How to Tell a Girl T. rex from a Boy T. rex

Chemical Analysis to Identify Medullary Bone in the Dinosauria

Chemical analysis to help identify medullary bone preserved in the femur of a Tyrannosaurus rex from the Museum of the Rockies may help scientists to probe deeper into the evolutionary relationship between living Archosaurs (birds and crocodiles) and their extinct near relatives the Dinosauria.  Using a chemical test to identify the tell-tale traces of keratan sulphate (a long-chain, complex molecule), a component unique to medullary bone, scientists may be able to shed more light on the evolution of egg laying in extant Aves (birds) as well as having the handy side-effect of being able to tell the girl dinosaurs from the boys.

An Illustration of a Gravid Tyrannosaurus rex

An illustration of a gravid T. rex.  Medullary bone chemical analysis provides new data on egg laying evolution.

An illustration of a gravid T. rex. Medullary bone chemical analysis provides new data on egg laying evolution.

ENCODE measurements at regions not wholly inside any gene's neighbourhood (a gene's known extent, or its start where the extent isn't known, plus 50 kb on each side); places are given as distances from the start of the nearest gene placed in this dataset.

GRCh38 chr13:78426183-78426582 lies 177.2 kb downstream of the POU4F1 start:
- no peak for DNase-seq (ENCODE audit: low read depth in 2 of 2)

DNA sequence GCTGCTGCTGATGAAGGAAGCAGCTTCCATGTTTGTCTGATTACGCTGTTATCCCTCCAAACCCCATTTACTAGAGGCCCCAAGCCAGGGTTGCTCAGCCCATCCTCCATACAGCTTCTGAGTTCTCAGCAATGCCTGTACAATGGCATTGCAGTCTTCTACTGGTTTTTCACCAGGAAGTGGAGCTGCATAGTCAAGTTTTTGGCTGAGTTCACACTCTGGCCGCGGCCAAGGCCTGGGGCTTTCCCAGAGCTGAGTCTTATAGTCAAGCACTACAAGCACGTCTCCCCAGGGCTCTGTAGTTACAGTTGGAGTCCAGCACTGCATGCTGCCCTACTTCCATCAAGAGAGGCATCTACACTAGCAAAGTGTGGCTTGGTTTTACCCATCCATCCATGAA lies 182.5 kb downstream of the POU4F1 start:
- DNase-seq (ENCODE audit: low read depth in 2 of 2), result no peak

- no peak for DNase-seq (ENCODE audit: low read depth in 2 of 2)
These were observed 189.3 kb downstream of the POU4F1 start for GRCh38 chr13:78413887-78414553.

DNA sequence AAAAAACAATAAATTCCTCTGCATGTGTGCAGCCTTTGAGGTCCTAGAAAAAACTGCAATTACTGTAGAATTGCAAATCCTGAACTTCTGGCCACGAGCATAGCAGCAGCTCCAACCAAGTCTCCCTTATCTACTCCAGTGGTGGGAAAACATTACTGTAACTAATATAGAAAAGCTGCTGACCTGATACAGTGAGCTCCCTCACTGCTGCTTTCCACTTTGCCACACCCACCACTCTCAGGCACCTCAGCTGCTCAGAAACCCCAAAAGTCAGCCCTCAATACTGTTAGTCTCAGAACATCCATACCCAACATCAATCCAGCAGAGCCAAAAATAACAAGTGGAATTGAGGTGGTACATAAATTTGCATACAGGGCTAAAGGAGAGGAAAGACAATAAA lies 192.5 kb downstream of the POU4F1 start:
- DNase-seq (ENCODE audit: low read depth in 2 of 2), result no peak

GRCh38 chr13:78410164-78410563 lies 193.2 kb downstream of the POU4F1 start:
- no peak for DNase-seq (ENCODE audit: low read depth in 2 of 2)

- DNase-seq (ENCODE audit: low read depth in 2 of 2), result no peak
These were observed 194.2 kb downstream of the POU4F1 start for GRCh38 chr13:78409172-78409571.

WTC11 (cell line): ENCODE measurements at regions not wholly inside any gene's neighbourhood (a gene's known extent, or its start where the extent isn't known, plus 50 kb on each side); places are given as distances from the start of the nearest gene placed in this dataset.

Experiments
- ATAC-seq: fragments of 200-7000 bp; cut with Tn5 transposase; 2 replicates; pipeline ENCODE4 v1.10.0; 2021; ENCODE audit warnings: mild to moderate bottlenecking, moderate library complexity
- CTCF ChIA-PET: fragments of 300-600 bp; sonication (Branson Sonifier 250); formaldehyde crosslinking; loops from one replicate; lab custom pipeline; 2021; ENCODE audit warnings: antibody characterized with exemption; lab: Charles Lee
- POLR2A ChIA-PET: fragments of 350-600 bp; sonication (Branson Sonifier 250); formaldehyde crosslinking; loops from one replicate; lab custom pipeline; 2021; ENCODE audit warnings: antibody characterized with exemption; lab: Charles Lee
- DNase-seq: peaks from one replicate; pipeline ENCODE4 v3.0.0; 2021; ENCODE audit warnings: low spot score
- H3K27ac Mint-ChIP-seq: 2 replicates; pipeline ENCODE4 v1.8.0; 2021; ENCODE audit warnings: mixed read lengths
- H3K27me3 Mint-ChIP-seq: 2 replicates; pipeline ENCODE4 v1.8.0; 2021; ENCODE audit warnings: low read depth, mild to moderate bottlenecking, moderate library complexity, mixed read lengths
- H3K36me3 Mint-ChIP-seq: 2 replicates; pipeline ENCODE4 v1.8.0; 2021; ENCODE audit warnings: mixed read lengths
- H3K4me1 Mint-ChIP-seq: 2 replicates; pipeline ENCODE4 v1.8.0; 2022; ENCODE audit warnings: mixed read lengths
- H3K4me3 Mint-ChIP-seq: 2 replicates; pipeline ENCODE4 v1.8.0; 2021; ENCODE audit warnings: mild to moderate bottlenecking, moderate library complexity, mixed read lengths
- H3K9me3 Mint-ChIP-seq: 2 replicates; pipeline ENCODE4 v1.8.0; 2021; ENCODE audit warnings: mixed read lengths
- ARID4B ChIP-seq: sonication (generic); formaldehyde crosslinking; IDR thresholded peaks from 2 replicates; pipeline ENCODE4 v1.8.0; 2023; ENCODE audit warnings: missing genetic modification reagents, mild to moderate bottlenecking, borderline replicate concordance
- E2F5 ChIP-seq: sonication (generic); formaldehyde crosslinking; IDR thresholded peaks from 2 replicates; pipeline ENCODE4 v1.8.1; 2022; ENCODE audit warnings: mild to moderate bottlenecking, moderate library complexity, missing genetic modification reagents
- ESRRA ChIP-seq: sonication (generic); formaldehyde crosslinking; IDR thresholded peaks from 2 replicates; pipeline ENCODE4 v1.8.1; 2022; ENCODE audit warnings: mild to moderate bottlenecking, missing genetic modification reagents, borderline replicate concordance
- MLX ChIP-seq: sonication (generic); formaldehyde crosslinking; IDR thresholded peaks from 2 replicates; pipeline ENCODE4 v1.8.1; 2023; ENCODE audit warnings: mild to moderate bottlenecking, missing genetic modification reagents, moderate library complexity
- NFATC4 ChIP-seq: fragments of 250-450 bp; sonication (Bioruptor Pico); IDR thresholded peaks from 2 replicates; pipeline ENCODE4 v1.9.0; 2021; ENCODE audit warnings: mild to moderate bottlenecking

Picture Credit: Mark Hallett

Researchers from North Carolina State University and the North Carolina Museum of Natural Sciences have confirmed the presence of medullary bone in the thigh bone of a Tyrannosaurus rex from Montana.  Amongst the scientists who authored a paper on this study, is Dr. Mary Schweitzer (Department of Biological Sciences, North Carolina State University), who has caused much scientific controversy over her research into the possibility of recovering organic remains from long extinct creatures.

For example, last December Everything Dinosaur reported on a remarkable piece of research that provided evidence of the preservation of blood vessels within the fossilised bones of a duck-billed dinosaur.  To read about this fascinating study: Duck-billed Dinosaur Blood

The Importance of Medullary Bone